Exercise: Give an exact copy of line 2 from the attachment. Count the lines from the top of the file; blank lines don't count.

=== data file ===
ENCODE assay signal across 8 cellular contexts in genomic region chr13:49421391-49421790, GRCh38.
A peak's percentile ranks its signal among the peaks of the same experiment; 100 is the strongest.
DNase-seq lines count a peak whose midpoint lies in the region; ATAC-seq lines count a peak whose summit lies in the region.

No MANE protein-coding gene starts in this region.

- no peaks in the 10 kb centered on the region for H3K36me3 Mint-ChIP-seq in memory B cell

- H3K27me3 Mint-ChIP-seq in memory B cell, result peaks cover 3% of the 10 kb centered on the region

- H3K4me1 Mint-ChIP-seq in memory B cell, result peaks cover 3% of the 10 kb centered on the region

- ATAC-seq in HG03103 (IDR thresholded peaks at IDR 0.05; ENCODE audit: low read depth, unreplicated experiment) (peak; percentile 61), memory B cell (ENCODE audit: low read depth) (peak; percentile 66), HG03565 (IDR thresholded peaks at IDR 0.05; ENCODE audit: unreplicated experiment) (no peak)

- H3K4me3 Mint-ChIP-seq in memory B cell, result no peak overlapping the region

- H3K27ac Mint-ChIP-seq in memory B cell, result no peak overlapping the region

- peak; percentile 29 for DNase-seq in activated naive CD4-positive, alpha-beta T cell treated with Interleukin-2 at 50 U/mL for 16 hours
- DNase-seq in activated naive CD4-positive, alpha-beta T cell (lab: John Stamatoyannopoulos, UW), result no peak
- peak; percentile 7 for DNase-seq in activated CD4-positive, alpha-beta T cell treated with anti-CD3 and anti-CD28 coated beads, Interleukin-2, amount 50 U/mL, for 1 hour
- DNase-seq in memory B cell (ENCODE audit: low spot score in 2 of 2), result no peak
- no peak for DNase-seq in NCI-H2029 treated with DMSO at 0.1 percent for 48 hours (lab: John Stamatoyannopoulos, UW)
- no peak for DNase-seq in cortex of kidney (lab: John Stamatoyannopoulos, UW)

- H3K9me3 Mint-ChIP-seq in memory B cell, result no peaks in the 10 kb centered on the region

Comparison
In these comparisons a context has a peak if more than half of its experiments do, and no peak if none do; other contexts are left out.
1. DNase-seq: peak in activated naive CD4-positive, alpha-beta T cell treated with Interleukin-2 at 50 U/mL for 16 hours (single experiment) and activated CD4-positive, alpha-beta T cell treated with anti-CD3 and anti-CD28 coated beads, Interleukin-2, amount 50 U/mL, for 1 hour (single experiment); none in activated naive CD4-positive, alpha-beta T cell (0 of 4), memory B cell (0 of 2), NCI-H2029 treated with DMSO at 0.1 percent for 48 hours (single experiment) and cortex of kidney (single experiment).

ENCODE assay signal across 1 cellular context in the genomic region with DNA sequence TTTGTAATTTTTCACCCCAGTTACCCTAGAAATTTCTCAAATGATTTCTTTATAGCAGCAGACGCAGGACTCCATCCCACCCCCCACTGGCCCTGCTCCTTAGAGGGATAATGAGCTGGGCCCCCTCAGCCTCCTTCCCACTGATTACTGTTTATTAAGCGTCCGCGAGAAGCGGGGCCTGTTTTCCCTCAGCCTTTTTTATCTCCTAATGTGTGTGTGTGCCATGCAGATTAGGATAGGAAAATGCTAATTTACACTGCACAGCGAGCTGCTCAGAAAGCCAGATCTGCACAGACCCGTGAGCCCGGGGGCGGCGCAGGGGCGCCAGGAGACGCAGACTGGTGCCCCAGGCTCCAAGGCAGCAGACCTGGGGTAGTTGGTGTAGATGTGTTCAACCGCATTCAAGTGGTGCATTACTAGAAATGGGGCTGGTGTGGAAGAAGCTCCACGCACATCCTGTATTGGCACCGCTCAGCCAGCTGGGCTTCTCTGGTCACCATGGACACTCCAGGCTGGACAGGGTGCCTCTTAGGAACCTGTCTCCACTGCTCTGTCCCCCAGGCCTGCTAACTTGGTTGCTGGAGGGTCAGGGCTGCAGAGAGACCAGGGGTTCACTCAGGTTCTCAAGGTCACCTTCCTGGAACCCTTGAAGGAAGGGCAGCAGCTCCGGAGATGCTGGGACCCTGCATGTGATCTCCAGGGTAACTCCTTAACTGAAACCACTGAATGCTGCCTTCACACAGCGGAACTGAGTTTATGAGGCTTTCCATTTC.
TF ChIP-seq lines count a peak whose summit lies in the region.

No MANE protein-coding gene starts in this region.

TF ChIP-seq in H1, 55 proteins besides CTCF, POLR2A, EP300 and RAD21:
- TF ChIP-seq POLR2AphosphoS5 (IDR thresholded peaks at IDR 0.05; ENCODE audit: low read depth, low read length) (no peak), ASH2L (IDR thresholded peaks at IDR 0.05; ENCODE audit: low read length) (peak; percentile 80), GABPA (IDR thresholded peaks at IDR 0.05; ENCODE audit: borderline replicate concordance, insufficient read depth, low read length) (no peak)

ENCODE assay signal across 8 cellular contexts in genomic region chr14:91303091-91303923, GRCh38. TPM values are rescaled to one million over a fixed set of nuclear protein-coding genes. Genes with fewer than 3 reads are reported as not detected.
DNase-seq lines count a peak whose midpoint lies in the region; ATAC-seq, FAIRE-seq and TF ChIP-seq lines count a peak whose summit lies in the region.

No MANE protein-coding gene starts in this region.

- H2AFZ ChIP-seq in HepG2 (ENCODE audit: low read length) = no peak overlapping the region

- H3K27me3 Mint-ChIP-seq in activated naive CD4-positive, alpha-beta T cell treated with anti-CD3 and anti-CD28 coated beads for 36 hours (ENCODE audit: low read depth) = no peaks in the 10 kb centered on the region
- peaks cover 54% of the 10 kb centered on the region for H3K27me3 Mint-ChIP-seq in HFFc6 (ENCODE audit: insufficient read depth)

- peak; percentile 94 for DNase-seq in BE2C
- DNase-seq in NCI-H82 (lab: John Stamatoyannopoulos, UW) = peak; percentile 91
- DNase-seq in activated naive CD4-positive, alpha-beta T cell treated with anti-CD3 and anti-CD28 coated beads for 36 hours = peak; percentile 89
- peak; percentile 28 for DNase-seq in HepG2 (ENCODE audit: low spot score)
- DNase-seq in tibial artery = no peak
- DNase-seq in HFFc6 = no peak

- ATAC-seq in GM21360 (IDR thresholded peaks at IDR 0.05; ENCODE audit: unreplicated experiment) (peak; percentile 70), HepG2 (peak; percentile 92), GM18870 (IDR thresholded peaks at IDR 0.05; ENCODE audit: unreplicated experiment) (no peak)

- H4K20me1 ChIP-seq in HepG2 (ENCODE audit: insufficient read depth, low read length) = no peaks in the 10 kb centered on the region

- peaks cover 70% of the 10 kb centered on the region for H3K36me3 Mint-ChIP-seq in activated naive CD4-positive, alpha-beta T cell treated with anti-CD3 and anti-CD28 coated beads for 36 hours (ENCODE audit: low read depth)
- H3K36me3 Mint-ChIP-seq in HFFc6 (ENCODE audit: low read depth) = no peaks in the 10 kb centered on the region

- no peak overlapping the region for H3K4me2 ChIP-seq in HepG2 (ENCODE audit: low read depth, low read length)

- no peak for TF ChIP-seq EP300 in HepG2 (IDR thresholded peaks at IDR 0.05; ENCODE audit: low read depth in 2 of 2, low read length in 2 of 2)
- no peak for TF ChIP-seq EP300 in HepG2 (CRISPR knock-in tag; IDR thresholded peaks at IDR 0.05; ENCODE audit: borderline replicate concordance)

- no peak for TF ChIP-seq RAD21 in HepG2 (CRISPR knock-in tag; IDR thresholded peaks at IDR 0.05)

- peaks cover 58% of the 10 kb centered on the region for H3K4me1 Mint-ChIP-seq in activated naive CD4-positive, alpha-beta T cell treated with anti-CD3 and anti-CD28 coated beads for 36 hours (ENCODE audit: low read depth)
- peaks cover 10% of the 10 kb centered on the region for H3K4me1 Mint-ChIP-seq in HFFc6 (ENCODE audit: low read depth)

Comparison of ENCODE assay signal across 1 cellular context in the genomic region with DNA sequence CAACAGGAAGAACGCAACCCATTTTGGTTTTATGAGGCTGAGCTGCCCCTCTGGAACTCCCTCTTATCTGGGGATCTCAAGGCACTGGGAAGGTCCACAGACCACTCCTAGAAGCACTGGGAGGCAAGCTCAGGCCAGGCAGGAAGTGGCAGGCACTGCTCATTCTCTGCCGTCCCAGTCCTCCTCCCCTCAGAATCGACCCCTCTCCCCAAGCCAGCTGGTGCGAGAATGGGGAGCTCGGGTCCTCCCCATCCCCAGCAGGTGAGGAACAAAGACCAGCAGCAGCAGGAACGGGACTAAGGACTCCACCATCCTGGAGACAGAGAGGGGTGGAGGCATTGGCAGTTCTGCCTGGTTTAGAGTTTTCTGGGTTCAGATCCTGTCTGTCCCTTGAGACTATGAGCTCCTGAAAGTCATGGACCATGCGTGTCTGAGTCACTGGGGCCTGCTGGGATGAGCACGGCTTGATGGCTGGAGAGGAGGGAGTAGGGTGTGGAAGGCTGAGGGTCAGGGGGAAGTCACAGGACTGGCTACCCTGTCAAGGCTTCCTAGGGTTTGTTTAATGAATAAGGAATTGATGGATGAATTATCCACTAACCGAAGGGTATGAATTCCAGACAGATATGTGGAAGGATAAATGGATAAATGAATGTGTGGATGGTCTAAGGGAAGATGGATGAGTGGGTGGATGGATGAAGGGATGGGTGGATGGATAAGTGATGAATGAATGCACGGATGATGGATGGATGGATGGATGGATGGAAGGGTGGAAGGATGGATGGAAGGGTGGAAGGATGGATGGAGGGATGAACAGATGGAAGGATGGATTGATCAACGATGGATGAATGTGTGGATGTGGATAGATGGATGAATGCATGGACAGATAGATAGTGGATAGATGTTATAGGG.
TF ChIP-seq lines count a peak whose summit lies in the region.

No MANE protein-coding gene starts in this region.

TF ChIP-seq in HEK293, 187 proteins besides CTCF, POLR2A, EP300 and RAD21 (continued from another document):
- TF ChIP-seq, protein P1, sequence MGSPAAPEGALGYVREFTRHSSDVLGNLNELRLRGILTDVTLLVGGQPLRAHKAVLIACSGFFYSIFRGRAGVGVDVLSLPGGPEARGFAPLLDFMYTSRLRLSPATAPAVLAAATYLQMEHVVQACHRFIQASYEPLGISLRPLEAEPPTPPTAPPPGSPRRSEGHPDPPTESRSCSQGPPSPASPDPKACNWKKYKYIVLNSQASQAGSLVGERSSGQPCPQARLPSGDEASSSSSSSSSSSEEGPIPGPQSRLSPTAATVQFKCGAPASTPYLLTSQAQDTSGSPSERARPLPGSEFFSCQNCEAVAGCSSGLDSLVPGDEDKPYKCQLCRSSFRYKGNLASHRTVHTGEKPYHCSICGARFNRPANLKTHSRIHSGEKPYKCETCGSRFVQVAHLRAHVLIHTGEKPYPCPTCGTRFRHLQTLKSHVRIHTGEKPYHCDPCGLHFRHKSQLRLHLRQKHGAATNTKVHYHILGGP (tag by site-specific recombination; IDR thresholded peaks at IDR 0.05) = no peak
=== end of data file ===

A peak's percentile ranks its signal among the peaks of the same experiment; 100 is the strongest.